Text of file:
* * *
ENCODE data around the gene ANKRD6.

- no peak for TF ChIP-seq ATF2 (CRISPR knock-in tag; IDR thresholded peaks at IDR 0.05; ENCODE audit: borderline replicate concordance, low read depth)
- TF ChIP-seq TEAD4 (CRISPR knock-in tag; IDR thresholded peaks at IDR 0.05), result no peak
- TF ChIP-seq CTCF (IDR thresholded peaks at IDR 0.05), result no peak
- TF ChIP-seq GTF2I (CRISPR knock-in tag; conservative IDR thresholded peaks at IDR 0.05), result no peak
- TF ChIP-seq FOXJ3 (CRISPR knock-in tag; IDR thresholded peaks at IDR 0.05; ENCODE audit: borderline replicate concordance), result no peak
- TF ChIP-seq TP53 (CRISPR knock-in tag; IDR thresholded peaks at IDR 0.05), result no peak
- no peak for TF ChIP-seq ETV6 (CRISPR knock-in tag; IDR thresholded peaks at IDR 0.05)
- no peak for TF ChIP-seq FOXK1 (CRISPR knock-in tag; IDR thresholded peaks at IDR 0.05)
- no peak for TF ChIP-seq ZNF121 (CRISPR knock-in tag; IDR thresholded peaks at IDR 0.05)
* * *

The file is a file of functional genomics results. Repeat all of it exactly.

ENCODE data around the gene ANKRD6.

- no peak for TF ChIP-seq ATF2 (CRISPR knock-in tag; IDR thresholded peaks at IDR 0.05; ENCODE audit: borderline replicate concordance, low read depth)
- TF ChIP-seq TEAD4 (CRISPR knock-in tag; IDR thresholded peaks at IDR 0.05), result no peak
- TF ChIP-seq CTCF (IDR thresholded peaks at IDR 0.05), result no peak
- TF ChIP-seq GTF2I (CRISPR knock-in tag; conservative IDR thresholded peaks at IDR 0.05), result no peak
- TF ChIP-seq FOXJ3 (CRISPR knock-in tag; IDR thresholded peaks at IDR 0.05; ENCODE audit: borderline replicate concordance), result no peak
- TF ChIP-seq TP53 (CRISPR knock-in tag; IDR thresholded peaks at IDR 0.05), result no peak
- no peak for TF ChIP-seq ETV6 (CRISPR knock-in tag; IDR thresholded peaks at IDR 0.05)
- no peak for TF ChIP-seq FOXK1 (CRISPR knock-in tag; IDR thresholded peaks at IDR 0.05)
- no peak for TF ChIP-seq ZNF121 (CRISPR knock-in tag; IDR thresholded peaks at IDR 0.05)